Think Tanks Refute Malacañang’s Arguments Against Wage Hikes

“Since July 2010, skyrocketing commodity prices coupled with stagnant wages have eroded workers’ wages in lightning speed, which is unmatched by the previous administration,” said EILER executive director Anna Leah Escresa.


As Malacañang thumbs down the demand of government employees in the country for a substantial wage increase, research groups have taken turns debunking government claims that salary and wage hikes are impossible to implement given the current economic conditions.

Current Wage Provides Only 41 Percent of What Families Need

The IBON Foundation said the value of the daily minimum wage in Metro Manila has dropped and is only able to provide for about 41 percent of the amount needed for a family to live decently. This is less than the figure 10 years ago, in 2001, wherein the minimum wage was about 52 percent of the cost to live decently.

According to the IBON Foundation, the daily minimum wage of P404 (US$9.39) is just 2/5 of the estimated average family living wage (FLW) of P988 (US$23) in the National Capital Region (NCR) as of March 2011. The family living wage is defined as the minimum amount needed for a family of six members to meet their daily food and non-food needs plus a 10 percent allocation for savings. The latest living wage estimates are based on the 2008 family living wage computation of the National Wages and Productivity Commission of the Department of Labor and Employment (DOLE).

According to IBON data, the daily minimum wage of P265 (US$6) in 2001 was half of the amount a family needed to live decently, which was then pegged at P509 (US$12).

(Photo by Ina Alleco R. Silverio /

As the DOLE and the wage boards deliberate on whether to give a wage hike next month, the research group urged government to raise wages to a decent level and approximate the wage increase to the estimated family living wage.

Nonstop Price Hikes

Adding to the urgency of a wage increase, a labor research group said, is the fact that the combined wage increases in the past decade had been totally eroded within only eight months by nonstop price hikes under the Aquino administration.

The Ecumenical Institute for Labor Education and Research (EILER) said that from the start of Aquino’s term in July 2010 up to February this year, the real value of the P404 (US$9.39) minimum wage in the National Capital dropped by around P7 (US$0.16) This decline cancels out the net increase in the real value of minimum wage under the Arroyo administration from 2001 to 2010, which amounted to only P5 (US$0.11).

EILER’s computation is inflation-adjusted using 2000 as base year.
“President Aquino has just dethroned former president Arroyo, beating her record as the worst ‘eater’ of workers’ wages. Since July 2010, skyrocketing commodity prices coupled with stagnant wages have eroded workers’ wages in lightning speed, which is unmatched by the previous administration,” said EILER executive director Anna Leah Escresa.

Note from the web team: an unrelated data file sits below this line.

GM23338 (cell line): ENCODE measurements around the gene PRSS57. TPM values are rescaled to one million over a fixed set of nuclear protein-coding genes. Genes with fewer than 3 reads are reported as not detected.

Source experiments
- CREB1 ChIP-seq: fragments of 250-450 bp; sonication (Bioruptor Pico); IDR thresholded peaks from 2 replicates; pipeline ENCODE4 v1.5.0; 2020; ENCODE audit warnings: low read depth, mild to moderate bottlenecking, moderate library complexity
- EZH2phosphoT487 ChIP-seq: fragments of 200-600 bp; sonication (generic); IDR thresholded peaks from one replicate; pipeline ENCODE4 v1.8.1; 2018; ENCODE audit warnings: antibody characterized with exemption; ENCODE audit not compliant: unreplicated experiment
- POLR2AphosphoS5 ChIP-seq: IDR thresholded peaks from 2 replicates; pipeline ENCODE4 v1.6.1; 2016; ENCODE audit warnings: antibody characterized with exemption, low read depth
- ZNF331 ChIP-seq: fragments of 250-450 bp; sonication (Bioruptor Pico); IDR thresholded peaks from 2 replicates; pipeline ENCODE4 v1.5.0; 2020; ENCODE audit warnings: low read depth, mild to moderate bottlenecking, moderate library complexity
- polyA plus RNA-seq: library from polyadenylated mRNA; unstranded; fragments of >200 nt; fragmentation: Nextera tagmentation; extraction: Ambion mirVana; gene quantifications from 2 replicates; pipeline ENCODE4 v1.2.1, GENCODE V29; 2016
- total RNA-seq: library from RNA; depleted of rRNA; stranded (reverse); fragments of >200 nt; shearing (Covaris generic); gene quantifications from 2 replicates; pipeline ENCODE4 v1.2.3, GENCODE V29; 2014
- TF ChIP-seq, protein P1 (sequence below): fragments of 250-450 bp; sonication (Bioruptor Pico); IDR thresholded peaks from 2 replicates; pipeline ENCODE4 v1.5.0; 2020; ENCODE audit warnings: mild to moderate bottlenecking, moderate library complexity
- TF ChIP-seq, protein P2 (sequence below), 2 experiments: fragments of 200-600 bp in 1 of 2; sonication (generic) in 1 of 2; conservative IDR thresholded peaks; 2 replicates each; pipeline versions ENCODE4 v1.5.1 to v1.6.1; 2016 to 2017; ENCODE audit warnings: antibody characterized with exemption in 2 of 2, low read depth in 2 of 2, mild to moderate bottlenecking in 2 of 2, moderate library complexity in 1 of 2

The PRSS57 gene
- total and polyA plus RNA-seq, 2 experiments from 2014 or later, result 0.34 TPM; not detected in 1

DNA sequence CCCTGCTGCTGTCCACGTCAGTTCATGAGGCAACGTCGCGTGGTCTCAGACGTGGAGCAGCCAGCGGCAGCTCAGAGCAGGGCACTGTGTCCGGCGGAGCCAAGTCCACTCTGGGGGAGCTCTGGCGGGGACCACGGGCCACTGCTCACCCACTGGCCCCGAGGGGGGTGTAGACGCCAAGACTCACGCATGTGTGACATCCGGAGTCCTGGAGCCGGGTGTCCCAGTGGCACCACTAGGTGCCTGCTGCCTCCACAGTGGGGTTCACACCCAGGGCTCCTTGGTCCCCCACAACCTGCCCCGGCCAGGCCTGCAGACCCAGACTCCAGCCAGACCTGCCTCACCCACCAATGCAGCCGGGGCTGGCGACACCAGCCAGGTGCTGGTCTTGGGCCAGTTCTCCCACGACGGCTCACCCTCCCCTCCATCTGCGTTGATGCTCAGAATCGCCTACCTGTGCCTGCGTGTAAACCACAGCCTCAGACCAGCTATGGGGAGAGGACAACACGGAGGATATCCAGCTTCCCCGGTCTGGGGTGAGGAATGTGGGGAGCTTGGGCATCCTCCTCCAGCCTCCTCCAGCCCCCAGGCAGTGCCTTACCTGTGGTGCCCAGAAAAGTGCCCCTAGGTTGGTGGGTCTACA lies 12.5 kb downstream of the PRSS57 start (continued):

She said that the wage erosion comes as no surprise as local pump prices have increased more than ten times since the start of year while the prices of almost all food commodities have also risen.

” There are also looming power and water rate hikes. Such record erosion of wages points to the government’s callousness in calling on Filipinos to wait for the inflation to reach five percent before the government can approve any wage increase,” Escresa said.

Government Should Take Care of its Employees

In the meantime, labor groups are determined to press for their economic demands no matter what Malacañang says.

Labor groups led by KMU and COURAGE are determined to press their economic demands no matter what Malacanang says. (Photo courtesy of Kilusang Mayo Uno /

The Confederation for Unity, Recognition and Advancement of Government Employees (COURAGE) said that it would continue their campaign for a P6,000 ($138) increase in the monthly minimum pay of all public sector employees.

“True to its character, the Aquino administration is skirting the issue by saying that its hands are tied because of the Salary Standardization Law 3 which mandates a staggered wage adjustment scheme for state workers. For the country’s rank-and-file government employees who are already struggling to survive amid the rising costs of commodities, the issue is already beyond the SSL 3. We all know that it allowed only the smallest pay adjustments and failed to provide immediate economic relief to the lowest-paid government employees. We will continue to press for a P6,000 salary hike,” said Courage President Ferdinand Gaite.

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